BELFAST — Summer days in Maine often bring to mind thoughts of the perfect lobster roll. This year, according to lobster sellers around the area, people are paying more for the state delicacy than in previous years.

Pictured are three generations of lobstermen: Bill Kirby, left, son Neil, center, and father William, who died last year. Photo courtesy of Bill Kirby

Lori and Bill Kirby of Kirby’s Lobster Shack, 47 Moosehead Trail Highway in Waldo, have been married 32 years and in the lobster business for 29 of those years. Lobstering has been in their family for three generations, with Bill, his son Neil, who is entering the business, and his father, William, all lobstermen. 

Bill goes out daily on the Martha Joan from Searsport to check his traps. His lobster boat was featured, he said proudly, on the cover of the 2005 Hamilton Marine catalog.

“We’ve done this forever,” Lori said. “You can fish up to 800 traps, once you are established as a fisherman.” 

Bill Kirby’s lobster boat the Martha Joan. Photo courtesy of Lori Kirby

Neil, 25, fished last year with 60 traps from a boat he christened Let’s Go, which he is currently working on behind the Kirbys’ house. It was all “hand-hauled,” he said, meaning he pulled the heavy traps up by hand.

“He did all right,” Lori said.

The Kirbys attributed the high cost of lobsters to high demand in relation to supply, and added that prices are not likely to come down anytime soon.

Lobsters also seem to have taken longer to molt, or shed their old shells for new ones, this year, Lori said. They usually shed by July, with the newly molted lobsters, referred to as “shedders,” developing a soft shell.

Neil Kirby said he is currently working on his fishing boat the Let’s Go, shown here July 27. Photo by Fran Gonzalez

Since the pandemic, everything associated with the business has become more expensive, she said, including containers, labels and even the light bill. “Ever since COVID-19, things have been through the roof,” she said.

Exacerbating the situation is the fact that during the pandemic many people ordered lobsters online, which were not necessarily locally harvested. This year, business is picking up, but it is not like it used to be, Lori said.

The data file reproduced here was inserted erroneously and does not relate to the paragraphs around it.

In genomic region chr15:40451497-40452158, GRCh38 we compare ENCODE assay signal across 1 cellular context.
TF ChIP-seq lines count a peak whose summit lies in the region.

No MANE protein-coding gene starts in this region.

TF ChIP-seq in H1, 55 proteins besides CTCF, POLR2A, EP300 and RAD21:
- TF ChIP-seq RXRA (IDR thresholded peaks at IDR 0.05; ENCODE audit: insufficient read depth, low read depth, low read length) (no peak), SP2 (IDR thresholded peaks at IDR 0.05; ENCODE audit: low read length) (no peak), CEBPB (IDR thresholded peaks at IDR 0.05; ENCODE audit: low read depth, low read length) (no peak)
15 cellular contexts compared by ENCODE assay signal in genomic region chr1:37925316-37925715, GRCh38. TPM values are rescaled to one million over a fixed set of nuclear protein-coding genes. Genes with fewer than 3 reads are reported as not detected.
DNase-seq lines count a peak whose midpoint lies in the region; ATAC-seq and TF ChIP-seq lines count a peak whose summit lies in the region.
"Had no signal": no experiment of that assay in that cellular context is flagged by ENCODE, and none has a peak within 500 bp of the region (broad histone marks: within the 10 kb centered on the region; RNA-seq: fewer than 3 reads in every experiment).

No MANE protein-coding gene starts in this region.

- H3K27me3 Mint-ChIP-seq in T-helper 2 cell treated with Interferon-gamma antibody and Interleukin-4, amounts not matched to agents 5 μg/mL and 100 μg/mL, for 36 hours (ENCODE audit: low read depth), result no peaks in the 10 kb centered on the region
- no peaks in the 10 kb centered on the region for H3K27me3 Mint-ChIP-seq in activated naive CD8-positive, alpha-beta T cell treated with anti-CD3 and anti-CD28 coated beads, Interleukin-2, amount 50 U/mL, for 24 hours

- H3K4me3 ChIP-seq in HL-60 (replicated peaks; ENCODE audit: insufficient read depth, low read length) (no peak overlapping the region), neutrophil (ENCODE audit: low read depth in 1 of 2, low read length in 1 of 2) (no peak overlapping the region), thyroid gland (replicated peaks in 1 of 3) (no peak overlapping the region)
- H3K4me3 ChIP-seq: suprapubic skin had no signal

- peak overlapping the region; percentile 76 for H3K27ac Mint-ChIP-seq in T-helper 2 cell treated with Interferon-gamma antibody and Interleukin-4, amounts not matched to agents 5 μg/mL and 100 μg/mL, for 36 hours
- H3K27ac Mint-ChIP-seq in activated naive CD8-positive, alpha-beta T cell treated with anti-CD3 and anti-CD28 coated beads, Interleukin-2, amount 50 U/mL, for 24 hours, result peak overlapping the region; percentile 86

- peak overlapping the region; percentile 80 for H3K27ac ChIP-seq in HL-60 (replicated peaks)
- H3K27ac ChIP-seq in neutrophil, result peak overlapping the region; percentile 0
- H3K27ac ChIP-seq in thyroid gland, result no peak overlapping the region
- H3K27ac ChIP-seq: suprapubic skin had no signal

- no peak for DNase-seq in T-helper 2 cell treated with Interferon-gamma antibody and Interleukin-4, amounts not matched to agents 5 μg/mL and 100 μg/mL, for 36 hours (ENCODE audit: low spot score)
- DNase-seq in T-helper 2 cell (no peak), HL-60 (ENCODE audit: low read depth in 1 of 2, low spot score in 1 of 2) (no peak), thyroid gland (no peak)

Also, many people in the industry are facing staffing shortages, Lori said. “We can’t get people to work or people to stay,” she said. 

Because of the shortage of workers this year, the Kirbys did not open their shop until early June. “Usually he has the boat in by April,” she said. “This year it was the first of June.” Bill added, “We usually have 12 people picking crabmeat; we now have six.”

The shortage of workers has also been felt at Delvino’s, Front Street Pub and Harborwalk Restaurant, which announced July 15 on its Facebook page that because of a shortage of staff, it would be closed on Thursdays.

Lori explained that their operation is not a restaurant, but rather, a place to purchase live lobsters, clams and, when available, crabmeat. “We have local customers or sell wholesale to restaurants in Belfast,” she said. Darby’s, Dockside and Nautilus are all customers.

Ron Mitchell, owner of Nautilus, said this is his fifth or sixth summer at the downtown Belfast location. This summer, business has “come back steady,” he said, with more presence in a higher-traffic area by the city dock. Its $25.95 lobster roll is one of the most popular dishes on the menu, he said.

As to why lobster has become so expensive, Mitchell was not quite sure. “They got a slow start” this year, he said. Many things, are now more expensive compared to pre-COVID-19 days, he said. Fuel, for one, is topping the list, along with workers’ wages.

People are charging higher prices to cover their own expenses. Mitchell thinks eventually prices could return to normal, but he is not banking on it for now. 

At Young’s Lobster Pound, 2 Fairview St. in East Belfast, lobster is the specialty and they sell a lot of it, according to worker Kyle Lane. He said they have been extremely busy this season, especially for the dinner-time rush. 

Lane, too, said the reason lobsters have been so expensive this year is an issue of supply and demand. Lobstermen are not catching as many this year and, on top of the smaller catch, the price of bait is also high. As for when prices will come down, Lane said it is hard to tell. “Some people are saying it will go up even higher,” he said, “before coming down again.”

People can expect to pay $29.95 for a basic lobster roll at Young’s.

A sampling of a few other local lobster sellers in Belfast include Must be Nice, a lunch wagon on the waterfront behind Hamlin’s Marine, where people can find a $24.95 lobster roll; Dockside Family Restaurant, 30 Main St., has a $23.99 lobster roll; while Delvino’s Grill and Pasta House, 52 Main St., charges “market rate” for its lobster roll.